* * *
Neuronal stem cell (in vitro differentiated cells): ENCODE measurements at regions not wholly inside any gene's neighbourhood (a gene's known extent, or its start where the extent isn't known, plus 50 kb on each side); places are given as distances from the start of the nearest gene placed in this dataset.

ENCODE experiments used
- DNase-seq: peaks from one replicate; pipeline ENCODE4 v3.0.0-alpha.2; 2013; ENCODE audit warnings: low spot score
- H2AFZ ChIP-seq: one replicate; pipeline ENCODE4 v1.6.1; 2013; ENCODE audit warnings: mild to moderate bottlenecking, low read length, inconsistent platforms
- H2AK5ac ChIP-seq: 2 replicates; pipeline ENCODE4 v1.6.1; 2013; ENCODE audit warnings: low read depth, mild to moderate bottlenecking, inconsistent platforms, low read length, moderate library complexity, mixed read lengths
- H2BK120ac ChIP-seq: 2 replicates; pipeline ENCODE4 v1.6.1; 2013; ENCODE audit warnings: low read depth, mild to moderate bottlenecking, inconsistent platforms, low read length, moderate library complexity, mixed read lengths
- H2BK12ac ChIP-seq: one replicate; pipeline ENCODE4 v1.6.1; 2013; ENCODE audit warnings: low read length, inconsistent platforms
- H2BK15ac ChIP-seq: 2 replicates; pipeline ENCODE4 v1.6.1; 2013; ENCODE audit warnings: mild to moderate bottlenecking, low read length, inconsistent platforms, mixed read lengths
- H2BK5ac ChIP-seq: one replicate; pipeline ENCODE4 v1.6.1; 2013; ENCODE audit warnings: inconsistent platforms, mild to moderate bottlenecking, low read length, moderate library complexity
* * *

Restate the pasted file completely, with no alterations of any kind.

Neuronal stem cell (in vitro differentiated cells): ENCODE measurements at regions not wholly inside any gene's neighbourhood (a gene's known extent, or its start where the extent isn't known, plus 50 kb on each side); places are given as distances from the start of the nearest gene placed in this dataset.

ENCODE experiments used
- DNase-seq: peaks from one replicate; pipeline ENCODE4 v3.0.0-alpha.2; 2013; ENCODE audit warnings: low spot score
- H2AFZ ChIP-seq: one replicate; pipeline ENCODE4 v1.6.1; 2013; ENCODE audit warnings: mild to moderate bottlenecking, low read length, inconsistent platforms
- H2AK5ac ChIP-seq: 2 replicates; pipeline ENCODE4 v1.6.1; 2013; ENCODE audit warnings: low read depth, mild to moderate bottlenecking, inconsistent platforms, low read length, moderate library complexity, mixed read lengths
- H2BK120ac ChIP-seq: 2 replicates; pipeline ENCODE4 v1.6.1; 2013; ENCODE audit warnings: low read depth, mild to moderate bottlenecking, inconsistent platforms, low read length, moderate library complexity, mixed read lengths
- H2BK12ac ChIP-seq: one replicate; pipeline ENCODE4 v1.6.1; 2013; ENCODE audit warnings: low read length, inconsistent platforms
- H2BK15ac ChIP-seq: 2 replicates; pipeline ENCODE4 v1.6.1; 2013; ENCODE audit warnings: mild to moderate bottlenecking, low read length, inconsistent platforms, mixed read lengths
- H2BK5ac ChIP-seq: one replicate; pipeline ENCODE4 v1.6.1; 2013; ENCODE audit warnings: inconsistent platforms, mild to moderate bottlenecking, low read length, moderate library complexity